The man walks on, following the twisting street that plunges him deeper and deeper into the city. The corporate towers fade and the houses get dirtier, dingier, and more run-down, until they are replaced by rotting shacks and slum apartments. The man continues to walk, the twisting streets taking him deeper into the city. And, as he walks all sense of safety starts to fade, until there is no more. Even the police refuse to cross the unmarked lines that tell what is safe and what is not, and they turn back from this place. Past these lines lie the worst that society has to offer. Robbers and murderers mix in with the homeless, who are just trying to keep warm, by lighting the contents of trash barrels on fire. Gang members roam the street, ready to die for an unwatched gesture or an accidental step in the wrong direction. Some carry only knives and zip guns, which are as likely to injure them as they are to injure an opponent. Others carry light machine guns. Some are only groups of friends, gathered for protection. Some are effectively small armies, looking for the slightest excuse to wage war on any one or anything. The names of the gangs are a motley collection, though there really is no difference between them. Those known as the Tigers, the Ancients, and the First Nation like to think that they are. Fires blaze, sometimes from the trash barrels, lit by those who have no other place to go. But, all too often they blaze from vehicles that were unlucky enough to be caught in a crossfire between the gangs.
A gang member steps in the man's path, perhaps by accident, perhaps not.

"Buzz." says the man in a low, menacing voice.

The gang member quickly leaves, and the man walks on. The twisting street now taking him out of the city instead of into it. As the man moves on, toward the edge of the city, the violence disappears, but the weapons do not. Clubs once again begin to line the street, mixed in with small twenty-four hour markets, where any food you buy is probably more soybean than real. The gangs' appearance changes near the edge of the city as those with multi-colored and leather jackets are replaced by those in three-piece suits, wearing conservative haircuts and mirrorshades. They call themselves Mafia, and Yakuza, but they are simply gangs, who have reigned unchecked, some times for hundreds and hundreds of years. A man in a three piece suit steps in front of the man walking down the street.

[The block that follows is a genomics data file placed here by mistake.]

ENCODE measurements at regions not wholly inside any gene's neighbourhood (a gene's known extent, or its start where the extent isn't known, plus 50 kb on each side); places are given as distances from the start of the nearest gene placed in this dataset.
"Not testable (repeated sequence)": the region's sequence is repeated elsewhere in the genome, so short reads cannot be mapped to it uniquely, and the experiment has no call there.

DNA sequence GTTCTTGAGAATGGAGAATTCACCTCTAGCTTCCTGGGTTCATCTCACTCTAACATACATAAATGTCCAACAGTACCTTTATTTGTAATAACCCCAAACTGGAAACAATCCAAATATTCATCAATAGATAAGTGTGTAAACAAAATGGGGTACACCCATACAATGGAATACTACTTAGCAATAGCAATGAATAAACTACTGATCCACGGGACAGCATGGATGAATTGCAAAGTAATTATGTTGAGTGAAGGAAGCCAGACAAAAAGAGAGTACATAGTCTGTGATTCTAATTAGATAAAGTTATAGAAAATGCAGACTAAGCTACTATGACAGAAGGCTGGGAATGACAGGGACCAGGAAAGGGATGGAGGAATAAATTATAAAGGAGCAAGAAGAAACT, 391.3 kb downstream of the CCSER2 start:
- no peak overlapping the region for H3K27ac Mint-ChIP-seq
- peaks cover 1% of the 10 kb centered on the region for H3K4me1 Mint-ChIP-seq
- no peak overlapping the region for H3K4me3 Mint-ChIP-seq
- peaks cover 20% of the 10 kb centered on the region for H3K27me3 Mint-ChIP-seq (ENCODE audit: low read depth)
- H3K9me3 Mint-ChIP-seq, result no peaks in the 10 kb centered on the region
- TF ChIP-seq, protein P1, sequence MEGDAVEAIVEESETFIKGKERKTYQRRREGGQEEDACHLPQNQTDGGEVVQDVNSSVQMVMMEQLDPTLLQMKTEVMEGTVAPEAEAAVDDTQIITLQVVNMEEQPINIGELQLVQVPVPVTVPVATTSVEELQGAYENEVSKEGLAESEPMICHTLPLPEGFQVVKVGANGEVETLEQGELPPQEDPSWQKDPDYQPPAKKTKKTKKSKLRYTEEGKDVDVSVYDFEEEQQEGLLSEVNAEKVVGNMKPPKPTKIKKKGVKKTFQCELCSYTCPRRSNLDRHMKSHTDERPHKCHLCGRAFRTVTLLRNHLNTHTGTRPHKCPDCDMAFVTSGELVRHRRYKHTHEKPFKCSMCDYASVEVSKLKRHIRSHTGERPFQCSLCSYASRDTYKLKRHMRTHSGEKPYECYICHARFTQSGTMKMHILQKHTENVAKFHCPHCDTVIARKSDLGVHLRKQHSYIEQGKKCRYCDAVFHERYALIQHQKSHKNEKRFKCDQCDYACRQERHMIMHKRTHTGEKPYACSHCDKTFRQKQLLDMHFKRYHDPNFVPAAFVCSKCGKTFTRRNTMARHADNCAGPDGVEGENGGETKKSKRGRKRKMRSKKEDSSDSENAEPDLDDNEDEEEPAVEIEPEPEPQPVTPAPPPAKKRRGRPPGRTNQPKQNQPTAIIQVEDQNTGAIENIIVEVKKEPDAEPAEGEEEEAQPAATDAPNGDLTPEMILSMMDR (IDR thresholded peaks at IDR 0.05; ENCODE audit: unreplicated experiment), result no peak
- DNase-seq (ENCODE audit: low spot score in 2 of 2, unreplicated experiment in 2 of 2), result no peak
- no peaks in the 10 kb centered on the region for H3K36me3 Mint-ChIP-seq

"What's your business here?" The man in the three piece suit says.

"Just passing through." says the man, continuing his walk.


The man walks on. The clubs once again give way to the domains of the rich, where their houses are the perfect clones of the ones before, though the owners are certainly more sinister.
Gradually the city changes as asphalt and concrete gives way to dirt and trees, and man gives way to beast. The lights of the city fade into the distance, as does the city's air of fear, oppression, and non-caring. The city that could be any city fades into the distance. The man ponders how this city is so much like the other cities he has visited. The lights dim as the man walks down the street, now only a dirt path, and fade out as the man enters the forest and the darkness.


By P.Baumgart